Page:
Now if this isn't a good use of fabric, I don't know what is! Do you see a strategy to my use of fabrics? I think the term is "frugal." Blame that on my German heritage.

After all that cutting, Thursday afternoon was spent pleasantly sewing the 92 Flying Geese needed for Friendship Medallion, part 4. Friendship Medallion is a free quilt pattern offered by Patchwork Pumpkin. The hitch is that you don't get instructions for a step until you email them a picture of the step you've just finished! Also, you're supposed to use only fabrics from your stash. I'm lovin' this!

See Kerry's pretty Friendship Medallion quilt here. She's up to part 5.

My favorite way to make Flying Geese blocks is this no-waste method. Here's the link to the PDF I've printed, and follow all the time.

This way there's no wasted fabric, except for the trimmings from 92  2-1/2" X 4-1/2" Flying Geese blocks.
92 Flying Geese for Part 4 of Friendship Medallion
For those of you wondering if my voice held out while speaking to 50-plus women at Tuesday evening's Ankeny Area Quilters Guild meeting, the answer is an audible "yes!" Thanks to prayers (mine and yours), a salt water gargle and a microphone, my presentation about Stitchin' Mission went well. I'm always eager to let people know what's happenin' with Stitchin' Mission - and it is happenin'!  Lives are being touched and changed in ways God knows all about, and occasionally I'm privileged and touched to learn too. Quilters and quilt recipients are feelin' the love. What an awesome God-thing.

The second Stitchin' Mission lesson was Thursday evening. I'm just about blown away by these newbies! Forty-five people were in attendance! Their enthusiasm for learning quiltmaking is overwhelming and infectious. I want to go home afterward and sew, sew, sew.

One new quilter has recently started blogging at CrashCourseCraft and wouldn't you know, she blogged about Stitchin' Mission! Pop over and say hi to Caitlyn, won't you?

Wednesday, the big show started. The PIQF (Pacific International Quilt Festival) in Santa Clara, California. Two of my quilts are there. I'm not. But with appreciation for her thoughtful gesture, Laura Nownes (the Laura Nownes who co-authored the famous book Quilts! Quilts! Quilts!!!) emailed with her offer to take pictures of my quilts hanging at the show. Curious quilters want to know what the neighbors look like! Bet the show is wonderful. With 800 quilts, how could it not be?

(L-R): Tote It; thermal bottle carrier; Trixie Bag

Today was a Sewing Saturday, 8:30 a.m. to 3:00 p.m. with Hope Quilters at our church. After loading my sewing machine, a bag of quilt-y stuff, and my tool chest, I prepared my lunch.

These were on the kitchen counter on my last trip to the car when it struck me. It's a good thing I know how to sew! How could I go anywhere without these colorful carriers? Can you imagine how boring they would if they were store-bought?

Last weekend our Kansas family (sans Dad, who had to work) made an outing to a pumpkin patch.
Celina, Aesa, Jill and Tay
A few days after this picture was taken, Aesa, who will be one year old on November 6, took his first steps. It's trite to say so, but... they grow up so quickly. Linda

Tuesday, October 11, 2011

New Life

Yes. This is what you're probably thinking it is. A big piece of wood. To be exact, it's one of two large hollow core doors I acquired about 30 years ago when we had a room remodeled in our first house. I've taken them with me through numerous moves because they've been handy for many purposes. These doors are the reason I didn't do any machine quilting for a couple weeks. That's because they were in the garage where I applied two layers of spray varnish, and then brushed on three layers of high gloss polyurethane.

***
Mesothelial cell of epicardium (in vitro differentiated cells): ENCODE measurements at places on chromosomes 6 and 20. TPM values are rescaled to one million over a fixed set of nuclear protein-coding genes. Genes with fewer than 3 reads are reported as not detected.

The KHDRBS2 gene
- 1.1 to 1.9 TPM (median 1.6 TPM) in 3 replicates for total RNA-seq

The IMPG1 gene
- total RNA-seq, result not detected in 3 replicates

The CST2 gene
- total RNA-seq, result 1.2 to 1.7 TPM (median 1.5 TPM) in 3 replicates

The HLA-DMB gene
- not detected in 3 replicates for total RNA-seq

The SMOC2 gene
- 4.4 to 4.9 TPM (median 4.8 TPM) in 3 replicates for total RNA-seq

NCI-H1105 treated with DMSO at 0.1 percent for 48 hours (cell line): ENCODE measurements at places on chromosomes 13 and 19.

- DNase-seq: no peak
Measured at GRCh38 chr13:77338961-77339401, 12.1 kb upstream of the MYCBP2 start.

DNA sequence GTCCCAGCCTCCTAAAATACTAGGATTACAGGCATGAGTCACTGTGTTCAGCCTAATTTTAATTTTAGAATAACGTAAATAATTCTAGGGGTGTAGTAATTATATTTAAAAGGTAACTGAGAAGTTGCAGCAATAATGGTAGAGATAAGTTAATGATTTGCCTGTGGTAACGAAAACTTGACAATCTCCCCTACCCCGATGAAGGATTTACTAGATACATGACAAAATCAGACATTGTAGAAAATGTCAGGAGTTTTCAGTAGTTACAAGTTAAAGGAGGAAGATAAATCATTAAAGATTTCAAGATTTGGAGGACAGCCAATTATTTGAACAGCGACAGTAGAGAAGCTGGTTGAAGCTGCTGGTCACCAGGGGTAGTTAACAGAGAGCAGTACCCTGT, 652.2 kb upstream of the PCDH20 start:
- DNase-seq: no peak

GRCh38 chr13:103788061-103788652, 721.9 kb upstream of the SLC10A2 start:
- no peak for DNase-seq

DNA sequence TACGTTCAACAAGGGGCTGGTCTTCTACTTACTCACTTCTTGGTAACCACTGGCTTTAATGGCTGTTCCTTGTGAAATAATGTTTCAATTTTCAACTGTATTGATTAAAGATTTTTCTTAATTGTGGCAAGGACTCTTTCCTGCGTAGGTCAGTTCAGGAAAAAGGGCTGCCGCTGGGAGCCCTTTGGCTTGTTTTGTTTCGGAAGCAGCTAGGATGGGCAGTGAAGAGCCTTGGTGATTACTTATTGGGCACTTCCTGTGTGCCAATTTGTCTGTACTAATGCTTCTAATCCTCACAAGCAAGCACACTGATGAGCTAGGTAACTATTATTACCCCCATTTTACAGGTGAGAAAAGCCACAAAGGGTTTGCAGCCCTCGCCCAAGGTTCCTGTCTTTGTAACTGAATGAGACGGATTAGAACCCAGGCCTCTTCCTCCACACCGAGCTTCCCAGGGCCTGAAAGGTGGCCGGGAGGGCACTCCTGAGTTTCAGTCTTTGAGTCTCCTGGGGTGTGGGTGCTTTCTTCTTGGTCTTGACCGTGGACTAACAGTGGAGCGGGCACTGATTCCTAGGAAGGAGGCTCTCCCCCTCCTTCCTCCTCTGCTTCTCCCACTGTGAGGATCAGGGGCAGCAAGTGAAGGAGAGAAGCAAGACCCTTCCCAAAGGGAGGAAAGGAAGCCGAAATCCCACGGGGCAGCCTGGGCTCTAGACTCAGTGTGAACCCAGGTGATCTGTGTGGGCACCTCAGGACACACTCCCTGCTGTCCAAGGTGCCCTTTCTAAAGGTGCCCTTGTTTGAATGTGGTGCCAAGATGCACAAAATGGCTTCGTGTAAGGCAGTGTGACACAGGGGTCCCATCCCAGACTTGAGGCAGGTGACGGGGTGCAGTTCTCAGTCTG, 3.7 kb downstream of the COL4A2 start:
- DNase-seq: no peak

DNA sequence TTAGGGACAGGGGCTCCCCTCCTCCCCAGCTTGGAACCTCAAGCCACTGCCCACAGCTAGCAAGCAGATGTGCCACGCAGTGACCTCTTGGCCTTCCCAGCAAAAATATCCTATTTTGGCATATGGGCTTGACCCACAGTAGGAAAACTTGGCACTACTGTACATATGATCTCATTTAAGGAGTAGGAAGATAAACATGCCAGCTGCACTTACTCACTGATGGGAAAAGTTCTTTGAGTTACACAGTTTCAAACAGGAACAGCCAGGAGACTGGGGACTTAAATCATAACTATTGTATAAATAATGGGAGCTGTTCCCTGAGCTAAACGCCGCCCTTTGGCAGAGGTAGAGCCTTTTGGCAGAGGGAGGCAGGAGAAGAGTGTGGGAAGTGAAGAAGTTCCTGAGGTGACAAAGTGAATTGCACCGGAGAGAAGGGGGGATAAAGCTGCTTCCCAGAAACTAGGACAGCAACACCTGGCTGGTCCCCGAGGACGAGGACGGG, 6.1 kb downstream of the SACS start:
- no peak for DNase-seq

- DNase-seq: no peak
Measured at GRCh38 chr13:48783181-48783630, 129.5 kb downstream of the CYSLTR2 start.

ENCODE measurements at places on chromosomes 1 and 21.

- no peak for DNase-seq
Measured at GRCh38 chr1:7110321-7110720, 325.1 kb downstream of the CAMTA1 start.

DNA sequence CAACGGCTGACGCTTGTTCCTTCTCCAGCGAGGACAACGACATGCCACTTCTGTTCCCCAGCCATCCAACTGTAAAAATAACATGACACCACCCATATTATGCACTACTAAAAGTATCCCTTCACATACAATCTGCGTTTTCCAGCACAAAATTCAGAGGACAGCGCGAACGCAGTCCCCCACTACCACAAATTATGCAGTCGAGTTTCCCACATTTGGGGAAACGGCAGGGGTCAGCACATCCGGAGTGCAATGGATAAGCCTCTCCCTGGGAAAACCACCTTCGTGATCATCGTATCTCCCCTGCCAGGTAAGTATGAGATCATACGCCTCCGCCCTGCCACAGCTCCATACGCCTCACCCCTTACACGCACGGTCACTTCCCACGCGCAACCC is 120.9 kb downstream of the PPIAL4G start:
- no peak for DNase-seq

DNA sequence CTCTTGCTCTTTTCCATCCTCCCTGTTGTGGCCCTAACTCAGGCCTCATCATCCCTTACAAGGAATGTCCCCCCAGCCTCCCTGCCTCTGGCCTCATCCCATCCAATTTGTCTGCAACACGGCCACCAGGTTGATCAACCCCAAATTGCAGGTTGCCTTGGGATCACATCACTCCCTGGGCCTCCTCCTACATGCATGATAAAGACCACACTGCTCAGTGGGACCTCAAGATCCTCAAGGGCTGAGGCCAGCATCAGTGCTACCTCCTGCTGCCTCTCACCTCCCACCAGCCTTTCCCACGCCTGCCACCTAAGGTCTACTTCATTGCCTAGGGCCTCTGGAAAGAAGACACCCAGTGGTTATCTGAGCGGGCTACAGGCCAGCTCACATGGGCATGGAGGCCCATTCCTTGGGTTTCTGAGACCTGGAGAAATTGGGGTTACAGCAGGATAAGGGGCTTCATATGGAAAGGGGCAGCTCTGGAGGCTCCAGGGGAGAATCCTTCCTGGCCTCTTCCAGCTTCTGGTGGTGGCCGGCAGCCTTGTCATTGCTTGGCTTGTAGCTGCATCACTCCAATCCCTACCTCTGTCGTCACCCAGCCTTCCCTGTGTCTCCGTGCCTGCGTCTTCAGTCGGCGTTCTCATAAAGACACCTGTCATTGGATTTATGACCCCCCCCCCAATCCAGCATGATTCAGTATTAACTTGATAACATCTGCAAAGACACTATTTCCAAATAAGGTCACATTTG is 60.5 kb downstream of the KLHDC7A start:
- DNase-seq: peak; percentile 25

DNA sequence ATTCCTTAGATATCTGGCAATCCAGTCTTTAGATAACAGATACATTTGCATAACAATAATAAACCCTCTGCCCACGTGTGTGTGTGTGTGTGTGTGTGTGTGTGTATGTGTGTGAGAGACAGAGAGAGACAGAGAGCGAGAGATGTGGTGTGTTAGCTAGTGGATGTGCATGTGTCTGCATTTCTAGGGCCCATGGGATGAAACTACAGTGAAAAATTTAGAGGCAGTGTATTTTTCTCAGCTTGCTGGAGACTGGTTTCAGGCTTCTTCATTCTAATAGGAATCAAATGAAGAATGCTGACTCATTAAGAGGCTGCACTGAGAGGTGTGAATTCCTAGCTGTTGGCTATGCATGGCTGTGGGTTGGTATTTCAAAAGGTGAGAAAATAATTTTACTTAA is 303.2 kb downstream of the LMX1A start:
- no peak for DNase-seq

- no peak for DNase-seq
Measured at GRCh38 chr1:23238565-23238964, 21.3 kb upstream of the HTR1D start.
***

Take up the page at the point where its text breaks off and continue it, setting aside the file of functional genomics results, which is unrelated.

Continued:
I was going for a slick surface and I achieved it! Now the doors are laying across sawhorses in my sewing area. They fairly glow! And as I hoped, my quilts slip around easily, almost too easily! More than once a portion has just slid onto the floor. Hmm. Maybe there's something about too much of a good thing? 

But no. I love having this smooth surface for quilting. It was worth the time - mostly waiting for varnish to dry - that I had to park my VW Bug in the driveway instead of the garage. My first quilt on the new surface is this purple and yellow "New Life Quilt." The top was finished in May.

Making a New Life quilt is a great way to use small fabric pieces. All color combinations of the smallest pieces and shapes can be sewn together to make Ezekiel blocks which are then joined with sashing. This particular quilt is different than others I've made because I tried making it with particular colors, and I sewed the top together with the blocks on point. I didn't do anything fancy in the way of quilting. 

I quilted a fan in the blocks; snails in the sashing and cornerstones...

...and a feather swoop in the outside setting triangles.

54" X 65-1/2"
Thanks Mary for letting me use the pretty front entry to your house for my photo shoot.

Even more Ezekiel blocks are on the back of the quilt. I'm happy to say I used up some good, old fabric for this quilt.

I'm handling a rush of activities around here while battling laryngitis. This is the first time I've ever had such a squeaky voice, and while I would generally be in good humor about it (it doesn't hurt a bit), I've been anxious because of my speaking obligations these past two weeks. Stitchin' Mission, with 40 newbies and 11 helpers, started last Thursday which meant I was talking a lot about making quilts. I think that triggered the decline in my voice. 

Tonight I'm giving a Stitchin' Mission program to members of the Ankeny Area Quilters Guild. I'll be gargling salt water before I go! Laryngitis aside, the presenting part will be fun. I enjoy sharing my passion for something I believe in - making quilts for others.

Again Thursday is the second Stitchin' Mission lesson where I'll talk about rotary cutting, chain-piecing, and sewing together a quilt top. I'm sure I'll get through it all just fine... though a few of your prayers are appreciated! Linda